For many Sri Lankans, it was a horrific shock to learn that local Muslims could have been behind the suicide attacks that killed more than 250 people last month. How could a small group have planned such a devastating wave of bombings undetected?
The clues were there in mid-January, when Sri Lankan police stumbled upon 100kg (220lb) of explosives and 100 detonators, hidden in a coconut grove near the Wilpattu national park, which is a remote wilderness in Puttalam district on the west coast of the country.
Police were investigating attacks on statues of the Buddha by suspected Islamist radicals elsewhere in the country. Four men from a newly formed “radical Muslim group” were arrested.
Three months later, suspected Islamists blew themselves up in packed churches and hotels in Colombo, Negombo and the eastern city of Batticaloa killing more than 250 people, including 40 foreigners.
But that arms seizure in the coconut grove was not an isolated incident. It was just one of several suspicious incidents in the months leading up to the bombings that should have rung alarm bells, especially given reports that several Sri Lankans who had joined the Islamic State group in Syria were back home.
We now know the carnage on Easter Sunday happened despite repeated warnings about potential attacks from intelligence services in neighbouring India and the US.
It was only after the bombing that police identified links between two of those arrested in Puttalam in January and the suspected ringleader of the mass-casualty attacks.
Political in-fighting and factionalism going all the way to the top of the Sri Lankan government is part of the reason warnings went unheeded, but complacency about the peace in Sri Lanka since the end of the civil war in 2009 also played a role.
Sporadic anti-Muslim riots since the end of the war between Tamil minority separatists and the government had fomented anger and discontent, but on the face of it nothing had pointed to a co-ordinated assault of this magnitude.
“The Islamists surprised everyone with the deadly bombings and at the same time kept the entire operation a secret,” said a former Sri Lankan counter-terrorism operative who had been keeping a tab on some of the radicals involved in the Easter Sunday attacks.
It would have required detailed planning, safe houses, an extensive network of planners and handlers, expertise on bomb-making and significant funding – so how did all of this slip so far under the radar?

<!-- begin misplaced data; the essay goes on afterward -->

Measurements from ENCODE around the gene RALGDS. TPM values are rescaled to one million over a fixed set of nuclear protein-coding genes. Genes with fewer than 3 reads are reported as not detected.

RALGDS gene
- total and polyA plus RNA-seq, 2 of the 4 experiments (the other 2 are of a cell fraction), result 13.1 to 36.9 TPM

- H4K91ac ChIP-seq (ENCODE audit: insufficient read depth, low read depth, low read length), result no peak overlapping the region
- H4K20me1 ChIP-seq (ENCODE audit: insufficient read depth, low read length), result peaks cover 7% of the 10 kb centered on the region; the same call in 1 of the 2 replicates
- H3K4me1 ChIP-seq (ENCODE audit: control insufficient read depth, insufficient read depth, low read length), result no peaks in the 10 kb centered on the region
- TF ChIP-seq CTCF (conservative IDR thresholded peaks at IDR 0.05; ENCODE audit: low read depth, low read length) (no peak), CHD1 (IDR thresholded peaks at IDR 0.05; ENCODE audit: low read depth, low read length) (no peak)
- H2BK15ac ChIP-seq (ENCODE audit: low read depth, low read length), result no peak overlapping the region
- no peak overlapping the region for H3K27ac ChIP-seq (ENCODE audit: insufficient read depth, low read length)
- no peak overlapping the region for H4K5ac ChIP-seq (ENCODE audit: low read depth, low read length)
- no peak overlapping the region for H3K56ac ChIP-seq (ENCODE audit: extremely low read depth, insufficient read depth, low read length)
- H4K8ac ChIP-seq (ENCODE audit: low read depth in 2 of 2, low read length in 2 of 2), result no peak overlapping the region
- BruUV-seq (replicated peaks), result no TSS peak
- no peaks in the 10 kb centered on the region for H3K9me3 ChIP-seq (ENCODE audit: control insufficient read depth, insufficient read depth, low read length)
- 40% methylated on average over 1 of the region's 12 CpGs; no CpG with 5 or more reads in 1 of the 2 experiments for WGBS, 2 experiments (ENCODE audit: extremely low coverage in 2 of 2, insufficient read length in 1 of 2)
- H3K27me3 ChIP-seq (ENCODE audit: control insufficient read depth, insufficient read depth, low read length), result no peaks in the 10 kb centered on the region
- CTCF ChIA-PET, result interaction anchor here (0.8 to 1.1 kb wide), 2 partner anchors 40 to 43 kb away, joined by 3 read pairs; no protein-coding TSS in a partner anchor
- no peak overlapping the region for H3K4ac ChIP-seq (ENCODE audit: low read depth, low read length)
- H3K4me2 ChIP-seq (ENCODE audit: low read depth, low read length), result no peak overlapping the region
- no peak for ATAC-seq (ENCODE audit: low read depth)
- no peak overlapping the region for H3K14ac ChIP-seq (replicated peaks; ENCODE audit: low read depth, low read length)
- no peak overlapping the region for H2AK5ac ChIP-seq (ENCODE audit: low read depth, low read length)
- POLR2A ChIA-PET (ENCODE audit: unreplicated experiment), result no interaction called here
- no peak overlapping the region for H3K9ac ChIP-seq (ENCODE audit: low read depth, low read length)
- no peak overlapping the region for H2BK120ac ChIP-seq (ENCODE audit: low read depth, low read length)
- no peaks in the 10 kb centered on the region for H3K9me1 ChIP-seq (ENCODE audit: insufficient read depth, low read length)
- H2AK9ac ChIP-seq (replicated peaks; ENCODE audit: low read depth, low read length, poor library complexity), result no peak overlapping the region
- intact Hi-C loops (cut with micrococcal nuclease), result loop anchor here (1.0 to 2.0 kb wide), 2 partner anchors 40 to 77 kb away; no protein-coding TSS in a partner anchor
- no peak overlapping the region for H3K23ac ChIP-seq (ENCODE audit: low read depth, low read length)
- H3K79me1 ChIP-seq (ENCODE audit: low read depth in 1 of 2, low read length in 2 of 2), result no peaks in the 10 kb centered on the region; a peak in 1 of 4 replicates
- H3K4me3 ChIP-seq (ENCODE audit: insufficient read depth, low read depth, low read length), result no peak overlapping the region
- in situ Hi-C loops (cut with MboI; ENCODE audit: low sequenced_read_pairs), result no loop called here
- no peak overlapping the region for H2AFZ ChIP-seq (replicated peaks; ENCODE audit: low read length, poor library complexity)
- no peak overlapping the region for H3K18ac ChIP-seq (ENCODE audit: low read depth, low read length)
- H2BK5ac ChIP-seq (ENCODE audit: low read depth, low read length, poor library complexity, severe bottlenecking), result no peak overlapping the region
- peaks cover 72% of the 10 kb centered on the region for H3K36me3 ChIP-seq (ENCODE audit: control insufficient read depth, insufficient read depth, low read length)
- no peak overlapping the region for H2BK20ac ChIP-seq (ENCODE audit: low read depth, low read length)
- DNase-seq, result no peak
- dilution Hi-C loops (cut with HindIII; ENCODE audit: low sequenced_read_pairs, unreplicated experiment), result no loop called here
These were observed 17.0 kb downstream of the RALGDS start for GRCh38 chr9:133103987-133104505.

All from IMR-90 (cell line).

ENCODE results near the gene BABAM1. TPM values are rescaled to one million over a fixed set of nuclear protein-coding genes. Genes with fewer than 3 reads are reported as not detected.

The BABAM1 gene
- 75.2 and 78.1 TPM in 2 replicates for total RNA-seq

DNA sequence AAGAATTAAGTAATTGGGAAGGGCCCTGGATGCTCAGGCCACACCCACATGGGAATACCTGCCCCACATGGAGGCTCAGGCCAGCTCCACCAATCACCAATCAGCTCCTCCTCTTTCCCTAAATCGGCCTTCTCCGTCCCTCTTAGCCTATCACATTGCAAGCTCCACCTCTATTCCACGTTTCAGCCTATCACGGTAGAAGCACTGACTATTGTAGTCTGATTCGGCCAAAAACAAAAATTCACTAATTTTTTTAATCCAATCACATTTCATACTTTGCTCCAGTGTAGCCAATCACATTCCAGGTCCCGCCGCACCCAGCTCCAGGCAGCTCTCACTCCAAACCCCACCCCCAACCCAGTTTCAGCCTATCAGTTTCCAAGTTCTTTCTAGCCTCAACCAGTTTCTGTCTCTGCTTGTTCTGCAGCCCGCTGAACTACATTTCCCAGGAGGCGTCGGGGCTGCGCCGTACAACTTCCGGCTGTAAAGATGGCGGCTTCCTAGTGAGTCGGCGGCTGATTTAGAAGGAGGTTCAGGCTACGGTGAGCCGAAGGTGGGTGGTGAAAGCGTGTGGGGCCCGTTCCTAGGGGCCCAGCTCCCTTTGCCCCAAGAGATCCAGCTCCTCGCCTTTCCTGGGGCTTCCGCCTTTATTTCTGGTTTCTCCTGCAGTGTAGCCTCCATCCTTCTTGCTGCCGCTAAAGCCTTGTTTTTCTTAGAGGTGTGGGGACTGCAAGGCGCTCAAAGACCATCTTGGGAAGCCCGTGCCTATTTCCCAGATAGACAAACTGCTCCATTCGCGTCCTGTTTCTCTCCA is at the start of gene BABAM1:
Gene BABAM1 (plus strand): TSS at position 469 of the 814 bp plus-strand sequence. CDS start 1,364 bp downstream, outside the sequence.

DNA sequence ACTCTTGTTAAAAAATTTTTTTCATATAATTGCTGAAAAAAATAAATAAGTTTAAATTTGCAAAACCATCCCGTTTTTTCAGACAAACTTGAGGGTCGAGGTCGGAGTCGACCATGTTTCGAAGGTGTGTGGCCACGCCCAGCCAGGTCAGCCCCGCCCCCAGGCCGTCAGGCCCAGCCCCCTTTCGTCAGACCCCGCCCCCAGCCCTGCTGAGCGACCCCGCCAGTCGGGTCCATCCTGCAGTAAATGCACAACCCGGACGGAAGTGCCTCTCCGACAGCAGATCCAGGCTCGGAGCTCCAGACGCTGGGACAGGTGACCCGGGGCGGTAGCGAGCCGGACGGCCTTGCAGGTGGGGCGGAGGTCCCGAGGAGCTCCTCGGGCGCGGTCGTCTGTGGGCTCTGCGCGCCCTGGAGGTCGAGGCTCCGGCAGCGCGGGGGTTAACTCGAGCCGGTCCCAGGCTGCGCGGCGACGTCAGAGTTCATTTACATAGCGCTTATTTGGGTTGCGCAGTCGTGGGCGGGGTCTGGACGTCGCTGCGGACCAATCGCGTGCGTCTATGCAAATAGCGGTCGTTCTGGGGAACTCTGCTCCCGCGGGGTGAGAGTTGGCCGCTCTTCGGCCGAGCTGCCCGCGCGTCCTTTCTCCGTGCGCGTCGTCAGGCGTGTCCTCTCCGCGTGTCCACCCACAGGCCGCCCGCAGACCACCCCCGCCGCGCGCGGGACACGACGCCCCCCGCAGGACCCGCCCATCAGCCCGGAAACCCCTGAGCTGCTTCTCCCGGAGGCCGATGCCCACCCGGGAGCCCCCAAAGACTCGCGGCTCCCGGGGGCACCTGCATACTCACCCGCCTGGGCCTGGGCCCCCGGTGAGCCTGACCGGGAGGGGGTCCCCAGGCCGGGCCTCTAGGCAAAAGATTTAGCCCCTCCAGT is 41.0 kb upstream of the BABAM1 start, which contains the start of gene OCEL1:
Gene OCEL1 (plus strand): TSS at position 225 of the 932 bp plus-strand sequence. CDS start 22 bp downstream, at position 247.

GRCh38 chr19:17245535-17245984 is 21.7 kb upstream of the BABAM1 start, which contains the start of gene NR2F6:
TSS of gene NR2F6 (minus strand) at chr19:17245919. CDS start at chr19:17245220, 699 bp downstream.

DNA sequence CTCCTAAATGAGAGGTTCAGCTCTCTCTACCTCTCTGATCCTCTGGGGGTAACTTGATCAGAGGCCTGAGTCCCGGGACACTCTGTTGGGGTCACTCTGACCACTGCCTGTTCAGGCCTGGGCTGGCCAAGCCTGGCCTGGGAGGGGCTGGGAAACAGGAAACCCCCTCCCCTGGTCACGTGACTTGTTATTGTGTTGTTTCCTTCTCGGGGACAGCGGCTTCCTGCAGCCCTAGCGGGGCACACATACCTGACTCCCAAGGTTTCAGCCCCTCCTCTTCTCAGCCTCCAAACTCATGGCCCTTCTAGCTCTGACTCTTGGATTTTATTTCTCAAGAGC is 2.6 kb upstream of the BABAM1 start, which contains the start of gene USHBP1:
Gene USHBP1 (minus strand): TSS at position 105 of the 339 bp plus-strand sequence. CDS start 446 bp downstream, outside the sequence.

Few of these questions have been answered, but sources linked to security agencies, government officials and local Muslim leaders have painted a picture of how, over the years, a small number of die-hard radicals and IS sympathisers clandestinely set up cells right under the noses of the security forces. [Sourced from BBC]
Comprehension questions …
- Before the devastating bombing in Sri Lanka in April, what clues the police had got about a possible attack?
- What other clues the police had got, but didn’t act upon?
- What factors led to police inaction over the clues?
- What sort of planning is needed to cause such an a coordinated attack of such magnitude?
- Who were the masterminds behind the incident, and why they decided to indulge in such a deadly attack.
Answers will be posted on May 19.
Q1. A big arms cache consisting of 100 kilograms of explosives and 1oo pieces of detonators were found hidden in a coconut grove in Willpattu national park in Puttalam. It is a desolate place. Apart from this, it was known that some Muslims had gone to fight in Syria on behalf of the ISIS. These police knew about these individuals, who possibly had brought back with them very toxic ideologies of extreme intolerance and revenge.
Q2. The intelligence agencies of the United States and India had given repeated warnings about possible terror attacks. Sadly, these were not acted upon. Apart from this lapse, the police didn’t quite read the simmering anger among Muslims over the attack on their mosques in the aftermath of the end of Tamil separatists’ armed insurgency. This disaffection among the Muslims provided fodder for the extremists who conceived and executed the April bombings.
Q3. After the LTTE were vanquished, a certain degree of complacency had crept into the security apparatus of the Sri Lankan government. Everyone assumed that Sri Lanka will not face extremist violence again. Police stopped going after suspected terror outfits proactively. This explains why the police adopted such a laid-back attitude with regard to clues that portended far graver sinister designs.
Q4. Executing a terror attack such as the one in April needs months of preparation. To evade police, the perpetrators would need safe houses, a gang of highly motivated handlers, finance, and shrewd planners. By garnering such resources, a group can bring its deadly plans to fruition.
Q5. The Sri Lankan Muslims who fought under the ISIS in Syria were the masterminds behind this attack. They were indoctrinated by the ISIS ideology of hatred, intolerance, and wanton violence against people of all other faiths.